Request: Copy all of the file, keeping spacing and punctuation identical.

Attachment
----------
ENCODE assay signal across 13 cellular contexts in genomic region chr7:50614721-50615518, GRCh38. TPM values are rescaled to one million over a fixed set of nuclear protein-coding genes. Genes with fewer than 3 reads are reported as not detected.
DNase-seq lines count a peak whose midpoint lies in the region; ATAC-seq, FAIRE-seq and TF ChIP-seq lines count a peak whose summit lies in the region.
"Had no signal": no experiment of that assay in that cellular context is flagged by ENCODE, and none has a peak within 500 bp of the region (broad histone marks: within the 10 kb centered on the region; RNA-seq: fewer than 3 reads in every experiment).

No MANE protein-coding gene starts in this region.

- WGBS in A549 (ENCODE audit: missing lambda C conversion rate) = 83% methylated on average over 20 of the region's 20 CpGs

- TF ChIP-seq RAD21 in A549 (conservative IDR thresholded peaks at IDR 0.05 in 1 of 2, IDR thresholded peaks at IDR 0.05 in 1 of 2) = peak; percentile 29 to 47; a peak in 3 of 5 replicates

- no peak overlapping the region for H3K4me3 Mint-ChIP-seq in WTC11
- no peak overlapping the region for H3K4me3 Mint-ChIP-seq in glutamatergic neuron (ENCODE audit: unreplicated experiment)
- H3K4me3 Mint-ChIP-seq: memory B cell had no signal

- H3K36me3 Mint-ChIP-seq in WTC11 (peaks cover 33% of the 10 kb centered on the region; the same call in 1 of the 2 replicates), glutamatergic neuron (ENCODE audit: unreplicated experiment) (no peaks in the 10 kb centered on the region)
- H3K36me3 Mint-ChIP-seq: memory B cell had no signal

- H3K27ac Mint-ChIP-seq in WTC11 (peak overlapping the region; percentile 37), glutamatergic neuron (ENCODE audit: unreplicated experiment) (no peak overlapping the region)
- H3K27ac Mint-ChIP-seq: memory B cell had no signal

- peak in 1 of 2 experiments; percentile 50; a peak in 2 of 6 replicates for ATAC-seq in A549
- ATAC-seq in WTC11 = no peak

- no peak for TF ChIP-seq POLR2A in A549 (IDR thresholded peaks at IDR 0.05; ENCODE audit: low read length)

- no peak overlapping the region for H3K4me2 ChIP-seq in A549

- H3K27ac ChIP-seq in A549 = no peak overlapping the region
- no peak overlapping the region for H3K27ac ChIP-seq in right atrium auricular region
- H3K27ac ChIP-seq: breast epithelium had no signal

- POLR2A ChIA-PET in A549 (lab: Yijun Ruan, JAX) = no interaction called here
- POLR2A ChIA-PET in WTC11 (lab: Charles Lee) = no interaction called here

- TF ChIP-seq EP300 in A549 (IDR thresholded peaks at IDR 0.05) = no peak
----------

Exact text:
ENCODE assay signal across 13 cellular contexts in genomic region chr7:50614721-50615518, GRCh38. TPM values are rescaled to one million over a fixed set of nuclear protein-coding genes. Genes with fewer than 3 reads are reported as not detected.
DNase-seq lines count a peak whose midpoint lies in the region; ATAC-seq, FAIRE-seq and TF ChIP-seq lines count a peak whose summit lies in the region.
"Had no signal": no experiment of that assay in that cellular context is flagged by ENCODE, and none has a peak within 500 bp of the region (broad histone marks: within the 10 kb centered on the region; RNA-seq: fewer than 3 reads in every experiment).

No MANE protein-coding gene starts in this region.

- WGBS in A549 (ENCODE audit: missing lambda C conversion rate) = 83% methylated on average over 20 of the region's 20 CpGs

- TF ChIP-seq RAD21 in A549 (conservative IDR thresholded peaks at IDR 0.05 in 1 of 2, IDR thresholded peaks at IDR 0.05 in 1 of 2) = peak; percentile 29 to 47; a peak in 3 of 5 replicates

- no peak overlapping the region for H3K4me3 Mint-ChIP-seq in WTC11
- no peak overlapping the region for H3K4me3 Mint-ChIP-seq in glutamatergic neuron (ENCODE audit: unreplicated experiment)
- H3K4me3 Mint-ChIP-seq: memory B cell had no signal

- H3K36me3 Mint-ChIP-seq in WTC11 (peaks cover 33% of the 10 kb centered on the region; the same call in 1 of the 2 replicates), glutamatergic neuron (ENCODE audit: unreplicated experiment) (no peaks in the 10 kb centered on the region)
- H3K36me3 Mint-ChIP-seq: memory B cell had no signal

- H3K27ac Mint-ChIP-seq in WTC11 (peak overlapping the region; percentile 37), glutamatergic neuron (ENCODE audit: unreplicated experiment) (no peak overlapping the region)
- H3K27ac Mint-ChIP-seq: memory B cell had no signal

- peak in 1 of 2 experiments; percentile 50; a peak in 2 of 6 replicates for ATAC-seq in A549
- ATAC-seq in WTC11 = no peak

- no peak for TF ChIP-seq POLR2A in A549 (IDR thresholded peaks at IDR 0.05; ENCODE audit: low read length)

- no peak overlapping the region for H3K4me2 ChIP-seq in A549

- H3K27ac ChIP-seq in A549 = no peak overlapping the region
- no peak overlapping the region for H3K27ac ChIP-seq in right atrium auricular region
- H3K27ac ChIP-seq: breast epithelium had no signal

- POLR2A ChIA-PET in A549 (lab: Yijun Ruan, JAX) = no interaction called here
- POLR2A ChIA-PET in WTC11 (lab: Charles Lee) = no interaction called here

- TF ChIP-seq EP300 in A549 (IDR thresholded peaks at IDR 0.05) = no peak